There, nurses prepped her and brought warm blankets for the endless cold that only she felt. At seven that morning, we were informed that the donor’s liver was a match and that it was time to go.
“I love you. You’re so brave. I’ll be praying. You’ll live forever.” Miles to go, I thought.
“They’re ready for her” cut off any other words we might have had. With a squeeze of hands and a kiss, she was wheeled away. I could have wept except for the exhaustion that poured over me. I wanted to cry, but I didn’t.
The sixth-floor waiting room would be my home that day. Calls every two hours were promised to keep us posted on her progress. The first three calls all said the same thing: “They’re removing the old liver and getting her ready.” Finally, around noon, we were told the new liver had arrived. I’m not sure what I expected, but the idea of removing the old liver without the new one standing by was simply overwhelming. By early afternoon, they were finally putting the new liver in.
Around four, the doctor came.
“She’s done. She did well. You’ll be able to see her soon.”
I went in to see her at six that evening. Intensive care can be a scary place—meters, hoses, darkened rooms that seem quiet despite the noises coming from them. She was stirring and recognized my voice. Her eyes and face were swollen from the fluids she’d received during surgery, making her nearly unrecognizable. Her arms were tied to the rails of her bed so that in her sedated state she wouldn’t pull out the breathing tube, the lines going in at her shoulders and directly to her heart, and the other monitors.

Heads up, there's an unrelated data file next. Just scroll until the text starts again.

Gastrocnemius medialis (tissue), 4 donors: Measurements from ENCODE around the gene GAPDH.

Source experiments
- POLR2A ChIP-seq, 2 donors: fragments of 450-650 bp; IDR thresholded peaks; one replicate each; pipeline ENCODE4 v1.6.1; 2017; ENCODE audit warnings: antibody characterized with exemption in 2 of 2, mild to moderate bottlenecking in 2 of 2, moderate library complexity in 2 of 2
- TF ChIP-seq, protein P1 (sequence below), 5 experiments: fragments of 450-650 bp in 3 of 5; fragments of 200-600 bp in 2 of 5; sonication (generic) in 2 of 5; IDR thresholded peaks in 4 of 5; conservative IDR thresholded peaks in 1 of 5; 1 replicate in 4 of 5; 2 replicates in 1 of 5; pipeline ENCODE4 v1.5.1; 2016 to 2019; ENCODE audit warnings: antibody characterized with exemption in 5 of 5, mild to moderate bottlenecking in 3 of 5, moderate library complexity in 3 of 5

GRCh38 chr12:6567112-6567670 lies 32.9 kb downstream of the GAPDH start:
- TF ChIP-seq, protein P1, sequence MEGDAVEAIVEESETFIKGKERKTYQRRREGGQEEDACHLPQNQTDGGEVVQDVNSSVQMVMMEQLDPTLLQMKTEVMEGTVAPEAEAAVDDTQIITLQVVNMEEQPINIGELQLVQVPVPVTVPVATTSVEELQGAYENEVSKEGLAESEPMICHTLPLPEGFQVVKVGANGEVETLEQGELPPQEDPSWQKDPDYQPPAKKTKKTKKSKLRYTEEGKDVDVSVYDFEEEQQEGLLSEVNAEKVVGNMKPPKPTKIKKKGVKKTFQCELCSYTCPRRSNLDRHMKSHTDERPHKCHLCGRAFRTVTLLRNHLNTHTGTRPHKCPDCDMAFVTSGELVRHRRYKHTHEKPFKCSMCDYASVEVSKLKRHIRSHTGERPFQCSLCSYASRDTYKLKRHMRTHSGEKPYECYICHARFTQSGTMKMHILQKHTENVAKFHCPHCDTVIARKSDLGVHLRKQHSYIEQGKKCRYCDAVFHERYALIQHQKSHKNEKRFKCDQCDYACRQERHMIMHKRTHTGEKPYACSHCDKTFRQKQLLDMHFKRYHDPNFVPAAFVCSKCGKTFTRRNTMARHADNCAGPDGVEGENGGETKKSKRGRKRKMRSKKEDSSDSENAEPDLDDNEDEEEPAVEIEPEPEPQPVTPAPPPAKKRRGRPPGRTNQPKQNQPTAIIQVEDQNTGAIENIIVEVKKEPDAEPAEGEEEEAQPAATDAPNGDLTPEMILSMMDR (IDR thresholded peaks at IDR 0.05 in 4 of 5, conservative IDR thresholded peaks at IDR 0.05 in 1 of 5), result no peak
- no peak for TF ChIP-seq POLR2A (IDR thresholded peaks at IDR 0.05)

“Hi. You did well.”
She nodded. She pried her mouth open beyond the tape, gagging a bit on the breathing tube and trying to say something. When they finally removed it at nine that night, her first words to the technicians were “I love you guys!”
She was back.
By nine the next morning, she was sitting up in a chair, cheeks pinker now. The nurses kicked me out of intensive care so they could make changes and help her with a sponge bath.
When I came back, a large fan was blowing across the cold linoleum floor in her room. For the first time in a long time, I was cold. They’re freezing her out, I thought.
“How are you doing?” I gripped my shoulders with my hands, wishing I’d brought a jacket and an extra blanket, maybe a heating pad, for her.
And then words that I hadn’t heard for years. My wife’s words, made possible by the altruism of the family of a forty-six-year-old Idahoan, a family mourning their loss while we were beginning to see the life-restoring value of their donation. In a few simple words, she rolled the past ten years together and clearly declared that there were still miles to go.
“It’s too hot in here.”